On the field once again: Toronto high school football players excited for first game in nearly two years – The Globe and Mail

Members of Chaminade’s football team take part in their first practice of the season on Oct. 4.

Fred Lum/The Globe and Mail

On a grey Monday afternoon in Toronto, dozens of football players were finally walking back onto the natural grass field at Chaminade College School, and the damp air was filled with the smell of sweat, mud and freshly shredded turf.

“It definitely smells like football,” said Diane Valinho, a science teacher and receivers coach. “It’s the best season ever.”

It had been 678 days since the Gryphons were last permitted to practise, meaning many of the players on the field had already lost more than a full season from their high-school careers. Toronto Public Health gave school boards permission to resume outdoor extracurricular activities and sports on Sept. 20, two weeks after the new school year began, and the team was scheduled to play its first game on Oct. 15.

For the kids, who were dressed in their gold helmets and shoulder pads, returning to the field was meaningful. They, like so many teens across the country, had endured some of the most dramatic changes wrought by Canada’s pandemic shutdowns. More than any other student cohort, they had missed out on once-in-a-lifetime experiences, including proms and championship games.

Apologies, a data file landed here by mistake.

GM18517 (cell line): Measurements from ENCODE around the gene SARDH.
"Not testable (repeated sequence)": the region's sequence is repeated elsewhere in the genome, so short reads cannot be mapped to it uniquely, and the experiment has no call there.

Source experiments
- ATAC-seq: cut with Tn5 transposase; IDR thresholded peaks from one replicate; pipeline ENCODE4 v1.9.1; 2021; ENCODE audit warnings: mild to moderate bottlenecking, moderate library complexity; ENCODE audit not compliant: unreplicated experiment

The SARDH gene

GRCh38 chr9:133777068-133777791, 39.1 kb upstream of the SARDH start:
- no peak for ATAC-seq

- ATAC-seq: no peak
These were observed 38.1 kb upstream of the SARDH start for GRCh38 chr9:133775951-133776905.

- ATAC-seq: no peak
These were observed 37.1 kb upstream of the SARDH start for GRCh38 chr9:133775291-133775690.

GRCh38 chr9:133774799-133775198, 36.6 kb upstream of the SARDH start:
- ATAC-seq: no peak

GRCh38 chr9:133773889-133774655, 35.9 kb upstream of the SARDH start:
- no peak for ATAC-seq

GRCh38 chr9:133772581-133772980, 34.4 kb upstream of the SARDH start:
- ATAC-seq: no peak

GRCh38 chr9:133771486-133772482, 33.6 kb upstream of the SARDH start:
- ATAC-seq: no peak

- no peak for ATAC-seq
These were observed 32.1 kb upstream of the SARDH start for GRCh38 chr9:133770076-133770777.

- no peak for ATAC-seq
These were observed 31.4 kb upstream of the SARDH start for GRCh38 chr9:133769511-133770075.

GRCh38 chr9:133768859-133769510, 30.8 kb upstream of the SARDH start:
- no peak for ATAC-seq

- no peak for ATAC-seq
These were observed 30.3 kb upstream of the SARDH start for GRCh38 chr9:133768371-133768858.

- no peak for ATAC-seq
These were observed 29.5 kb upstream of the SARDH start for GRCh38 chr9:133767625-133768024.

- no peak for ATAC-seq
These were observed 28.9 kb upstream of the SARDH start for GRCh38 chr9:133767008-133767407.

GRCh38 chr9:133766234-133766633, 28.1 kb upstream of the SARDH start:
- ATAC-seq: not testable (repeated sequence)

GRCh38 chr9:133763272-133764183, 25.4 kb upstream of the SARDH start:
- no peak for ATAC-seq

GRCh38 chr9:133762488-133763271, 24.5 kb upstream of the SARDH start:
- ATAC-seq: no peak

The practice was the Gryphons’ first in 678 days.

Fred Lum/The Globe and Mail

“Let’s be real,” Ms. Valinho said, “a lot of them come to school to play football, to play sports. It gives them a drive. It keeps them focused.”

At Monday’s two-hour practice, as the rain sprinkled onto the field, the players were focused on drills. But in stolen moments, there were smiles and pats on the back, a helping hand to pick up a player after he’d done his pushups. In one drill, as coaches ran through a play, a broad smile crossed the face of a defensive tackle as he lined up over a guard.

Cilton Osmond’s eyes lit up and he smiled as he remembered the last time he had played on the field. He was in Grade 9, part of the junior team two years ago, and the stands were filled with friends and family, who cheered on the Gryphons as they won their game.

“It was a great day. I loved seeing people in the stands, the fans watching. It felt like I was playing professionally,” he said.

Cilton Osmond, a Grade 11 student and wide receiver, waits for a pass from offensive co-ordinator Italo Barone.

Fred Lum/The Globe and Mail

Mr. Osmond, 15, is a wide receiver. He dreams of playing in university, and then perhaps professionally.

His lost year of football would have been a chance to be the older kid on the junior team, a leader to his younger teammates. Instead, he spent his time in lockdown training in his home, hopeful for a return to the sport that was a big part of his school life. Mr. Osmond said he is fully vaccinated to protect himself and those around him, but also because it allows him to compete in school sports.

“Being in pads again, I’m ready for this season,” he said, before joining his teammates on the field.